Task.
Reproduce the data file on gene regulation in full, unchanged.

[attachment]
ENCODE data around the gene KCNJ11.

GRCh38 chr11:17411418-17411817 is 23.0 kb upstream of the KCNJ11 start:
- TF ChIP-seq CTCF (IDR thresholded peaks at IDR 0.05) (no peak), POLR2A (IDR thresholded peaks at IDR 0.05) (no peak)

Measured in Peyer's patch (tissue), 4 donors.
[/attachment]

ENCODE data around the gene KCNJ11.

GRCh38 chr11:17411418-17411817 is 23.0 kb upstream of the KCNJ11 start:
- TF ChIP-seq CTCF (IDR thresholded peaks at IDR 0.05) (no peak), POLR2A (IDR thresholded peaks at IDR 0.05) (no peak)

Measured in Peyer's patch (tissue), 4 donors.